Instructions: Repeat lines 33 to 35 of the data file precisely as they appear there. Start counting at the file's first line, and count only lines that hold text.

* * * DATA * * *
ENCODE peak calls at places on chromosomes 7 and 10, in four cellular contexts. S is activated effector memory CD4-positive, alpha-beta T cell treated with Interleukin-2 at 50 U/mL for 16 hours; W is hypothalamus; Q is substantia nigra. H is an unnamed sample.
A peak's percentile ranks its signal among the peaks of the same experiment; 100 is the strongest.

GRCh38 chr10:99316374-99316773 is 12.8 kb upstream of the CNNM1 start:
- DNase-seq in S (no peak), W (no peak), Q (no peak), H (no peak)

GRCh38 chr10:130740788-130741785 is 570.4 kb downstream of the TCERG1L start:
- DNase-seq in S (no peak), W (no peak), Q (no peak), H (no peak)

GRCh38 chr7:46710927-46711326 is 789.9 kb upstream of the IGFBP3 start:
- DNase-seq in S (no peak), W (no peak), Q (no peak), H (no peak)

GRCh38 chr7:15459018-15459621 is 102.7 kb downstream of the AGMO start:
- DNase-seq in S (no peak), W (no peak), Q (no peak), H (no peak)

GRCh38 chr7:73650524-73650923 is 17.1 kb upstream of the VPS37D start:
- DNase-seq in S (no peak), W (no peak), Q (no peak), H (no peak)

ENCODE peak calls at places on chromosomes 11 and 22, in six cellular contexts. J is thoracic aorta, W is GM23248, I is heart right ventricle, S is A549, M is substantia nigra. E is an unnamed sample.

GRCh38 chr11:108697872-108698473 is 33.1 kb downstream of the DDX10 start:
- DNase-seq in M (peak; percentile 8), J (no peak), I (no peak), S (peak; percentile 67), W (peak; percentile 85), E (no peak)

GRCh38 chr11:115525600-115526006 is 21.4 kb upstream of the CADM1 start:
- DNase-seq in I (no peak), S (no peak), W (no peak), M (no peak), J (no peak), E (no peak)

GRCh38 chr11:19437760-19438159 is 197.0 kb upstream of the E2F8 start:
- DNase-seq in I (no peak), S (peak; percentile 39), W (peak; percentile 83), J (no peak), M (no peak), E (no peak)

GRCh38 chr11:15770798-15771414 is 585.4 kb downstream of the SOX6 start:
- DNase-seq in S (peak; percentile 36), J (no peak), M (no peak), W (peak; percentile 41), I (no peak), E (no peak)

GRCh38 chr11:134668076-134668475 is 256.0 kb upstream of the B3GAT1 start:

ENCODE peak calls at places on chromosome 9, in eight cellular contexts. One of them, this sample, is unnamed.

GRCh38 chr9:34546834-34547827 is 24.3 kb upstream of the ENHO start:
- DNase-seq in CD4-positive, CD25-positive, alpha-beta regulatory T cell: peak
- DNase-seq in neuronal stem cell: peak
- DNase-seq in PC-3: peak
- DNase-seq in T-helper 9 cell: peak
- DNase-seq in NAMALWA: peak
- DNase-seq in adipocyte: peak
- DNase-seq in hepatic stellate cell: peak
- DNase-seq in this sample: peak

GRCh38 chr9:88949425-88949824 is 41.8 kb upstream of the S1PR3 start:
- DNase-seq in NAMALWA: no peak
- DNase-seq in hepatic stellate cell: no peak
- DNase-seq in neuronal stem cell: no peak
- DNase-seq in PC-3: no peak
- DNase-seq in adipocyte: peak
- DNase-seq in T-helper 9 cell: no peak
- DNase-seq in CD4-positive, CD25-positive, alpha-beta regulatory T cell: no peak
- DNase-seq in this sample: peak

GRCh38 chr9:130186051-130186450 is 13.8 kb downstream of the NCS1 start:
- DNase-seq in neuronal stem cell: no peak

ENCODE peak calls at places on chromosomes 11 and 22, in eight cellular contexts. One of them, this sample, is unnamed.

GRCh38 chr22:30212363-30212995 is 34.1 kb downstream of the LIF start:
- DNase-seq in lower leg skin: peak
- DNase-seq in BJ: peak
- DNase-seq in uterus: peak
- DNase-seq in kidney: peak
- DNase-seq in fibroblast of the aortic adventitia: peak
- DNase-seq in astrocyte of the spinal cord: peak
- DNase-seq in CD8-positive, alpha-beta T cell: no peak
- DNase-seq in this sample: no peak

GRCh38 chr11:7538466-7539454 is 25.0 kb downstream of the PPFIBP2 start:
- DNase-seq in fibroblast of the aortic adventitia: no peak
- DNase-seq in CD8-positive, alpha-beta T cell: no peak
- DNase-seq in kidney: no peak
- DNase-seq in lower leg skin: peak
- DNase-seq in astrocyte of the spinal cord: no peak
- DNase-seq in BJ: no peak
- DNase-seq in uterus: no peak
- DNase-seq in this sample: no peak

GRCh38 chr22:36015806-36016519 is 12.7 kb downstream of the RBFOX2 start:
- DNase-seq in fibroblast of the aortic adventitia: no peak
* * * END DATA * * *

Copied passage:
GRCh38 chr9:88949425-88949824 is 41.8 kb upstream of the S1PR3 start:
- DNase-seq in NAMALWA: no peak
- DNase-seq in hepatic stellate cell: no peak